Traditional smeared-crack models for concrete fracture are known to suffer by stress locking (meaning here spurious stress transfer across widely opening cracks), mesh-induced directional bias, and possible instability at late stages of the loading process. The combined model keeps the anisotropic character of the rotating crack but it does not transfer spurious stresses across widely open cracks. The new model with transition to scalar damage (RC-SD) keeps the anisotropic character of the RCM but it does not transfer spurious stresses across widely open cracks.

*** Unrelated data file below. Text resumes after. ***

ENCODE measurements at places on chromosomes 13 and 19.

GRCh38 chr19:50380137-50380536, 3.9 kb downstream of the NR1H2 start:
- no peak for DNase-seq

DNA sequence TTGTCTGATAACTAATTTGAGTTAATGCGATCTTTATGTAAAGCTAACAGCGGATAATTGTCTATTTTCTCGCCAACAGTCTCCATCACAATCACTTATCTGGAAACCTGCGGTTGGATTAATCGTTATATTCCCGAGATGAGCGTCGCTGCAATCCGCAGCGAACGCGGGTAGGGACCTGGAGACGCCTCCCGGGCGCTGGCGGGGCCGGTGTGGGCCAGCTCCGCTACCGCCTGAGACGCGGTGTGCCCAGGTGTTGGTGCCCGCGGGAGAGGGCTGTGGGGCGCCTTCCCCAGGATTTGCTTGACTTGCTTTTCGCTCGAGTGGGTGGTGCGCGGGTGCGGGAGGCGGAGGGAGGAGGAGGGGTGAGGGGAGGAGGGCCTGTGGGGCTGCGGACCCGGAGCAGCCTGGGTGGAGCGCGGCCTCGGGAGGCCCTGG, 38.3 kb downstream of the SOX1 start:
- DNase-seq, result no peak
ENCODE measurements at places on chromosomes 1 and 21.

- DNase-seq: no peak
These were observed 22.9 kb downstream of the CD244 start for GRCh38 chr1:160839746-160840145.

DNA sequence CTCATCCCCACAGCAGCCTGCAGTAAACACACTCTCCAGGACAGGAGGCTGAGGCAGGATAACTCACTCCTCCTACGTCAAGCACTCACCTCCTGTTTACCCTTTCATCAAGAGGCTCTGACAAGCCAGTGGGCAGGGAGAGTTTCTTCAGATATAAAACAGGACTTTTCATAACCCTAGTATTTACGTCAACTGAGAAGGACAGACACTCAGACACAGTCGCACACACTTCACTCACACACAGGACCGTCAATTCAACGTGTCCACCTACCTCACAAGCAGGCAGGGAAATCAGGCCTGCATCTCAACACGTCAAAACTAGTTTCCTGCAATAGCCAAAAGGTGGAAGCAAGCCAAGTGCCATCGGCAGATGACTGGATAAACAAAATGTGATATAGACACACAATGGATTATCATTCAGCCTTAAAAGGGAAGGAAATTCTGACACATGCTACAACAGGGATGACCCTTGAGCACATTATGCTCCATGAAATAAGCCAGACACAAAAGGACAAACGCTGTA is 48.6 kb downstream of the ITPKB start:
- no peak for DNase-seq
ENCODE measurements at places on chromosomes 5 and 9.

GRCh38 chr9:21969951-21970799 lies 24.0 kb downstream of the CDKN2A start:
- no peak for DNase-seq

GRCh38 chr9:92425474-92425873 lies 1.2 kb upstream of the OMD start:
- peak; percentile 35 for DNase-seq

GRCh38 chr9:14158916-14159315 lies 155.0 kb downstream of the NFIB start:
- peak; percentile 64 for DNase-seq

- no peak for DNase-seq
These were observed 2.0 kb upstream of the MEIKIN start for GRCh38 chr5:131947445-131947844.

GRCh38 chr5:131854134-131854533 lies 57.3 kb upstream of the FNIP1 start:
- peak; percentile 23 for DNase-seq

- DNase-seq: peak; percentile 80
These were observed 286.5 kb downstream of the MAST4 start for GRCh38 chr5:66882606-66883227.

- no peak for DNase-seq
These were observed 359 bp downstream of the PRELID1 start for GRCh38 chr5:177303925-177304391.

Virgin material is modeled as isotropic linear elastic material (described by Young modulus and Poisson ratio). The onset of cracking begins, when principal stress reaches tensile strength. Further behavior is then determined by linear softening law, governed by principle of preserving of fracture energy . For large elements, the tension strength can be artificially reduced to preserve fracture energy. The transition to scalar damage model takes place, when the softening stress reaches the specified limit. Multiple cracks are allowed. The elastic unloading and reloading is assumed. In compression regime, this model correspond to isotropic linear elastic material. The model description and parameters are summarized in Tab. 20.